Kit Design - One Approach

Introduction

Designers need to consider their user market (commercial or consumer), the technical and environmental requirements, competition, presentation, flexibility, reliability, documentation, expected operational lifetime, component availability and costs. These are never easy, they often conflict with each other and there is always a human tendency to over complicate so some form of compromise is always required. Niche markets like Amateur Radio add extra complexity because of the multiple modes of operation, the wide possible skill set of the end user and the use of high volume low cost manufacturing of the final product is not an option as it would be with a conventional consumer electronics product.


The purpose of all radio equipment is to enable the highest possible quality communications in both good and bad environments. This may sound simple but quality is very subjective and the equipment must work in the presence of other signals, local and remote interference, varying temperatures and supply voltages - the list of performance parameters can be endless.


Designers must also take into account how the particular product will be used - as a built and tested standalone product, as part of a larger product using other suppliers units or as a kit for self assembly by the end user. The accompanying instructions must be clear but detailed which also raises a cost issue.


Each unit must be capable of providing the modes of operation required by the target user. In amateur radio, the most common modes on the HF bands are SSB and CW with AM required for broadcast radio listening and for VHF operation FM must also be considered. Modules should therefore be designed with some form of future flexibility in mind.


Home constructors can start with something simple and add to that as they increase their skills and become more confident in their abilities.


This article considers some of the high level design requirements for kits intended for the Amateur Radio market and seeks to encourage discussion on this topic.

Receivers

Designs generally fall into one of the following categories:


Transmitters

Designs generally fall into similar categories to the above receivers:


Other pages on this website already contain information on a range of crystals and ceramic resonators for filters and data on modules that have been developed as individual projects that could be combined into more complex functions.


Readers are invited to send their comments and thoughts to my email address on the main page and I will collate these and extend this article appropriately.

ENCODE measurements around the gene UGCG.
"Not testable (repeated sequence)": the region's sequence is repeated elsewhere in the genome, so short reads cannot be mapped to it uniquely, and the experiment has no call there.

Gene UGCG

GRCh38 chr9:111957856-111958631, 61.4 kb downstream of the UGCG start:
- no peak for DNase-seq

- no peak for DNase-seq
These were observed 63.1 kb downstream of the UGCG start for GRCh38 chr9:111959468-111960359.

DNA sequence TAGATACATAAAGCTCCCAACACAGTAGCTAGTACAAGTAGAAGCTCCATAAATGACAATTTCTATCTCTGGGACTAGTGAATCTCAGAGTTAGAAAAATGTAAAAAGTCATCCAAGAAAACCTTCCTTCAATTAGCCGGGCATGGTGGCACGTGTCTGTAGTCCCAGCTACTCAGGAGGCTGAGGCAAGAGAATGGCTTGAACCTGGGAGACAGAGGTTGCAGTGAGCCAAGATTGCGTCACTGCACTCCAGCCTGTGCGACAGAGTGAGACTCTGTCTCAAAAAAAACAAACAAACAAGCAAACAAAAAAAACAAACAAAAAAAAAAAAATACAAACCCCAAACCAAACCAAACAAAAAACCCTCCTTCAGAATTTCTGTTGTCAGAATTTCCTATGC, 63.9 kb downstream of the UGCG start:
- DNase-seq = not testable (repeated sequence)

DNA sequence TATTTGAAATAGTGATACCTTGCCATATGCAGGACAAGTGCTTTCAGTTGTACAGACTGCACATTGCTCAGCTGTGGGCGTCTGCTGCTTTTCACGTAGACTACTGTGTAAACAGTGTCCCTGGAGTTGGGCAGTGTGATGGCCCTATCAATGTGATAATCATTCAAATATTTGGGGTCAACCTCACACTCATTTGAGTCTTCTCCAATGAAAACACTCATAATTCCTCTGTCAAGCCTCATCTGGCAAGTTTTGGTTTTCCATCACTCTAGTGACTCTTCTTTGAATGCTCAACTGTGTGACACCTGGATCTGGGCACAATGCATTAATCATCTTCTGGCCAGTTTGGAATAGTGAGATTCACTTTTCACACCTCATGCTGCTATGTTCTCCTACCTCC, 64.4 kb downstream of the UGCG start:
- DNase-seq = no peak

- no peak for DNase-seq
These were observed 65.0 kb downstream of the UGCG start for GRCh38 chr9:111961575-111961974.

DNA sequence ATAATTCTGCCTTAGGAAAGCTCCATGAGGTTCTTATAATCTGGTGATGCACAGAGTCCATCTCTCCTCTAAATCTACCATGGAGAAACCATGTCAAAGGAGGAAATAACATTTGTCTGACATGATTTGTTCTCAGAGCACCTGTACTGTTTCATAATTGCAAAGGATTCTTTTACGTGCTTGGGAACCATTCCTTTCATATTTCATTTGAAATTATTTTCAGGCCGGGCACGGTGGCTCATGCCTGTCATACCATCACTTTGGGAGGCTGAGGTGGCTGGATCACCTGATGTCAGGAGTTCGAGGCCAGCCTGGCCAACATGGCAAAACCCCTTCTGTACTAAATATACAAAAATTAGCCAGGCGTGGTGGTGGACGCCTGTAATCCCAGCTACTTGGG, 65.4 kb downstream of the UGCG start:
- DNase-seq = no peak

To be continued and revised (as time and inspiration allow)…........

Module Design


A basic receiver or transmitter may be broken down into a number of discrete modules that would share certain design features and therefore control the costs - too many different designs will increase the overall costs. Each module must be specified in ‘black box’ terms - typically gain, selectivity, signal handling levels, input and output impedances, frequency range, supply voltage etc and these parameters should not be dependant on any other interconnected modules.


Readers will see a pattern emerging in terms of blocks of functionality that could be translated into electronic designs and printed circuit boards (PCBs) but this is not without its problems. Discrete and linear IC component availability is becoming an increasing issue and a reasonable lifetime for a printed circuit board (PCB) design is required to make it cost effective and maintainable into the future. Tuned circuit assemblies and mode filters are more design problems to be resolved.


What is required is some joined up thinking in the design of a family of communications modules that could be used standalone where appropriate or interconnected as required by the user to provide more complex functions. Ideally they should fit into easily obtainable screened enclosures made from low cost tin or die cast boxes.


Each module must be specified in terms of its overall functionality and if this is done correctly then it will work regardless of the internal circuit details. In other words the designer is thinking about a black box approach so that if circuit changes become necessary in the future, say due to component availability issues, the overall functionality is not affected. The designer must therefore specify how each module will work in terms of gain, input and output impedances, power supplies, control lines etc.


This approach has its problems which the designer must overcome but results in a more consistent and predictable product. A balance between functionality and cost is important because PCB production is an expensive process so a PCB with just a few components present will be relatively expensive. High packing densities and surface mount components can also generate problems in construction and future maintenance. These are all interesting but solvable challenges that the designer must overcome.


The following links will take you to block diagrams or suggested circuits of typical modules that may be used on their own or as part of a more complex assembly:

The following links will take you to block diagrams or suggested circuits of typical modules that may be used on their own or as part of a more complex assembly:

Typical Test Equipment